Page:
In former times, it was a tradition for the women of Selbu to knit mittens for their wedding! The practise was simple: each man on the guest list would receive their own pair of mittens, either knitted by the bride herself or by a female guest at the wedding. During the wedding celebrations (which usually lasted for 3–5 days) the mittens were displayed in the so-called 'bridal attic', brudeloftet, where the wedding guests could take a close look at the women's handicrafts. It's fair to say that there was much prestige in having knitted the prettiest mittens.
It was not unusual for single women in the bridal party to be delegated the task of knitting for one of the single men in the wedding, either. Forget about the saying “the way to a man's heart is through his stomach” – at the time, it was all about keeping your hands warm with a fabulous pair of mittens!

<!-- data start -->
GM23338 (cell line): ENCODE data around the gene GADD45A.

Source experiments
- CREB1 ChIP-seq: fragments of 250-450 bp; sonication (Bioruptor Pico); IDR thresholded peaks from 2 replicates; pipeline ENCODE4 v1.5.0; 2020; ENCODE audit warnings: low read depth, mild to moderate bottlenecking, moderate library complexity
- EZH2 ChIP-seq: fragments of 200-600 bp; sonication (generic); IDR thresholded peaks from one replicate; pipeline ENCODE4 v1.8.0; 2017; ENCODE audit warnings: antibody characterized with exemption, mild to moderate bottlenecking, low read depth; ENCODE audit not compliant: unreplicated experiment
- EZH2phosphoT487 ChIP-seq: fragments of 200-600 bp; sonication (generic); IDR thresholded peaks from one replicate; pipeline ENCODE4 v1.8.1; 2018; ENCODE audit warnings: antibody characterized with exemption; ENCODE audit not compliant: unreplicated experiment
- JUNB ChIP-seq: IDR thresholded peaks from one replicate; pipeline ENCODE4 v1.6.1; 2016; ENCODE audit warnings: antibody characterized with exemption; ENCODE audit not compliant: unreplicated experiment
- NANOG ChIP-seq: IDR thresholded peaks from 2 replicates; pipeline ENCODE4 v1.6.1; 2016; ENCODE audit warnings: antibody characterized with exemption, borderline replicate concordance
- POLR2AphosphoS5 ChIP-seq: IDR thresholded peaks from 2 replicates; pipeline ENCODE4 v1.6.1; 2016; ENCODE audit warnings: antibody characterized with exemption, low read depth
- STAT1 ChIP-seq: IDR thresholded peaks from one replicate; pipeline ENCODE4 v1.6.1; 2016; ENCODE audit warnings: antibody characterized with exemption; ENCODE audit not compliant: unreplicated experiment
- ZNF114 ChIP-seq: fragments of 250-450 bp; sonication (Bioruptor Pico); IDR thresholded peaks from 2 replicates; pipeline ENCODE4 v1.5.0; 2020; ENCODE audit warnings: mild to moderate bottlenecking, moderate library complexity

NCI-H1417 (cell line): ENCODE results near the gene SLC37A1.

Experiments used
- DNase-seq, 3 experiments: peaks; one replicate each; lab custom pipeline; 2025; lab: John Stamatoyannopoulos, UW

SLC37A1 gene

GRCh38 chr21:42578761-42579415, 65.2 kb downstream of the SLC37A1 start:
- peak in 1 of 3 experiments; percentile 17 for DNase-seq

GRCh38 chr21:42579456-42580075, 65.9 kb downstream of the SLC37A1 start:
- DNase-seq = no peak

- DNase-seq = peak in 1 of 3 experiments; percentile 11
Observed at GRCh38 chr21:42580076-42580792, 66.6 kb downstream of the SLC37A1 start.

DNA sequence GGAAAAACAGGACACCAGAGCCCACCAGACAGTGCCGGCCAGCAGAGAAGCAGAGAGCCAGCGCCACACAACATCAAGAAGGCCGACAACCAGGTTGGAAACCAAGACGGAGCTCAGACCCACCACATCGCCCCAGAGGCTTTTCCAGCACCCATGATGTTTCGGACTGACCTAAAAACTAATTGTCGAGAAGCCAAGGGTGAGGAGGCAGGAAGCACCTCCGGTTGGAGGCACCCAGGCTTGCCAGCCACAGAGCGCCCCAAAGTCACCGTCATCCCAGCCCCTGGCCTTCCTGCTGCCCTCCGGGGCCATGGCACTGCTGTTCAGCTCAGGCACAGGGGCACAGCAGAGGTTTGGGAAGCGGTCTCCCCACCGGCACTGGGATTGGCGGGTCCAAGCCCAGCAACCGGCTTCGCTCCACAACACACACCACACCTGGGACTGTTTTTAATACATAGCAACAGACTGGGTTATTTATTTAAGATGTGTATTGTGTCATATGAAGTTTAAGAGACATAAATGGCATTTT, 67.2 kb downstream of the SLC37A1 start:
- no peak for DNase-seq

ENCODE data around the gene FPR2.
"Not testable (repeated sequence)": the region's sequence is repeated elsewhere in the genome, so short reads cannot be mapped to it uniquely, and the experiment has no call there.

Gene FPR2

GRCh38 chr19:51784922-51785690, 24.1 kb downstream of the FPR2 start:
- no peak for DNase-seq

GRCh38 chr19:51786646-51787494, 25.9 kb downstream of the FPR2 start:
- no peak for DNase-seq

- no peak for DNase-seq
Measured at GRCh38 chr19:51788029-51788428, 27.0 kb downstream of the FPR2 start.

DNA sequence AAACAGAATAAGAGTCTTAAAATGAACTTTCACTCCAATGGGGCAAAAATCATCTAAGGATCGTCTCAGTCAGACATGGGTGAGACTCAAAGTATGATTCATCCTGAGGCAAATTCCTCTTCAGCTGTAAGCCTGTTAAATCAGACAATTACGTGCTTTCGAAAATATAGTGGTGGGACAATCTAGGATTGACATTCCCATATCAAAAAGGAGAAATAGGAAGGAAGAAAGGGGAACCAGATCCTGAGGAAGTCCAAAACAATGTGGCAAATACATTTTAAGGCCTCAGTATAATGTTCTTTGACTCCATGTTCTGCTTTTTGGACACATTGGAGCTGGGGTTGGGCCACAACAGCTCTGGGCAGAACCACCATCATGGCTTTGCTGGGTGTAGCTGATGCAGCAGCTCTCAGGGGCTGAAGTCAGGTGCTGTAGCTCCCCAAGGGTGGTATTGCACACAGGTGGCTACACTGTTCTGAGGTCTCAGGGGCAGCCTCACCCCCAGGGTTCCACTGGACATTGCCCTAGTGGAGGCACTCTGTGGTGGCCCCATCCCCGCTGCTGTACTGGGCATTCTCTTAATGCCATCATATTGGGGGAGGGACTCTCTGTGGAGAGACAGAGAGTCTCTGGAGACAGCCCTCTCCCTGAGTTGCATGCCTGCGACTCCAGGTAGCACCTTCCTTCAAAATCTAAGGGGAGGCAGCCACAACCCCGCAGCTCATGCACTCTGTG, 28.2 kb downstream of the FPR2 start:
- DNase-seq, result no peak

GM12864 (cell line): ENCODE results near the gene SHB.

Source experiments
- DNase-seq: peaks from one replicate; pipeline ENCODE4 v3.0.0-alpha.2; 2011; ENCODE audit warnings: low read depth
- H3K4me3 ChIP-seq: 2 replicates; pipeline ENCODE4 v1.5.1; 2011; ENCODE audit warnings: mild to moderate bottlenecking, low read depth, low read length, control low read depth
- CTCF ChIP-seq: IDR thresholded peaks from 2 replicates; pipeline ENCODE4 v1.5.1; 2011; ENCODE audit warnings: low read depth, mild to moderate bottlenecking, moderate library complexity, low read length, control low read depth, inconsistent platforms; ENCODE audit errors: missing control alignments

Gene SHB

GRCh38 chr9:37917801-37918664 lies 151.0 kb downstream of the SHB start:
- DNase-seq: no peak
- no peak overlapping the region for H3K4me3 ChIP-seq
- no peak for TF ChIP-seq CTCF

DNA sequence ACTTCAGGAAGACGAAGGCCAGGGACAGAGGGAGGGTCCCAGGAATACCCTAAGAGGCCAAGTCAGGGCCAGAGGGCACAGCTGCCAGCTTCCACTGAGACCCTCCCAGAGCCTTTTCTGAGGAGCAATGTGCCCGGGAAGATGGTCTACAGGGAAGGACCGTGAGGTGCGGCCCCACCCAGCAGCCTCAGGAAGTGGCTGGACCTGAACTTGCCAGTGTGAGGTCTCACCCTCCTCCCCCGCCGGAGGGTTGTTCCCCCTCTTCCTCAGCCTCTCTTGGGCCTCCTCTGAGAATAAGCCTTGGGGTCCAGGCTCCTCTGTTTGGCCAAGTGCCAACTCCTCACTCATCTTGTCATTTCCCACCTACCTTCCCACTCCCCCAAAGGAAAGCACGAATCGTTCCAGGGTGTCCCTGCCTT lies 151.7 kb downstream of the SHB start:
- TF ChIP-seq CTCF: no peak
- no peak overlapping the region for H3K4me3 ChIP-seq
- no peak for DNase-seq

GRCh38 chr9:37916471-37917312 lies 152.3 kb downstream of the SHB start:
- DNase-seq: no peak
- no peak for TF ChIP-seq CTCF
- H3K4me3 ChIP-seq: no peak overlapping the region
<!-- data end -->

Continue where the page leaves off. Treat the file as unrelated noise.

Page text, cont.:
Wool is breathable and insulating, keeps moisture away from the body, and is temperature regulating and self-cleaning. In Norway, children are dressed in wool from a very young age in order to keep them dry and warm regardless of the weather. Wool remains comfortable because it feels warm in winter and cool in summer.
Norwegian wool is washed and prepared without chemicals, and is known for its strength and lustre.
Norwegian wool is used in all kind of clothes, knitting yarn, carpets, upholstery, blankets, and more.
Each year, around 4,000 tonnes of wool is processed in Norway.
It keeps you warm and never goes out of fashion!
Want to splurge on yarn or pick up a traditional knitted item? Here's where to go!